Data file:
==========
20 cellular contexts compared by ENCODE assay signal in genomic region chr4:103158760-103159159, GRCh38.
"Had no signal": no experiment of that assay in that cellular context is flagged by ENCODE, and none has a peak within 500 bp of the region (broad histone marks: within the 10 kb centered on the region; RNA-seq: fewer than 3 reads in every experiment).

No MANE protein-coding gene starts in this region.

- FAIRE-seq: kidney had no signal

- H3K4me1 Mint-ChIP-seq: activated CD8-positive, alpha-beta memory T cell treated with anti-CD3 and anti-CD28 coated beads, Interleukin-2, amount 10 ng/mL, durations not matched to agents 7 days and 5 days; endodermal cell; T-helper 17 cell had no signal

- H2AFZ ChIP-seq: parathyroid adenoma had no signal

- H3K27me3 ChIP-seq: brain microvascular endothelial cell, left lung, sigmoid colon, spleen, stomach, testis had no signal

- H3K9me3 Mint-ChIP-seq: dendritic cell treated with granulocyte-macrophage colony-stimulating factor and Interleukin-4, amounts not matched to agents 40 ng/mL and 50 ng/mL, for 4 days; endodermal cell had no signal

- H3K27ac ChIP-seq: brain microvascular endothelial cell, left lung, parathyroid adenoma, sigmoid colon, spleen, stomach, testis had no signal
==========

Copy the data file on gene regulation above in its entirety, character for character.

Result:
20 cellular contexts compared by ENCODE assay signal in genomic region chr4:103158760-103159159, GRCh38.
"Had no signal": no experiment of that assay in that cellular context is flagged by ENCODE, and none has a peak within 500 bp of the region (broad histone marks: within the 10 kb centered on the region; RNA-seq: fewer than 3 reads in every experiment).

No MANE protein-coding gene starts in this region.

- FAIRE-seq: kidney had no signal

- H3K4me1 Mint-ChIP-seq: activated CD8-positive, alpha-beta memory T cell treated with anti-CD3 and anti-CD28 coated beads, Interleukin-2, amount 10 ng/mL, durations not matched to agents 7 days and 5 days; endodermal cell; T-helper 17 cell had no signal

- H2AFZ ChIP-seq: parathyroid adenoma had no signal

- H3K27me3 ChIP-seq: brain microvascular endothelial cell, left lung, sigmoid colon, spleen, stomach, testis had no signal

- H3K9me3 Mint-ChIP-seq: dendritic cell treated with granulocyte-macrophage colony-stimulating factor and Interleukin-4, amounts not matched to agents 40 ng/mL and 50 ng/mL, for 4 days; endodermal cell had no signal

- H3K27ac ChIP-seq: brain microvascular endothelial cell, left lung, parathyroid adenoma, sigmoid colon, spleen, stomach, testis had no signal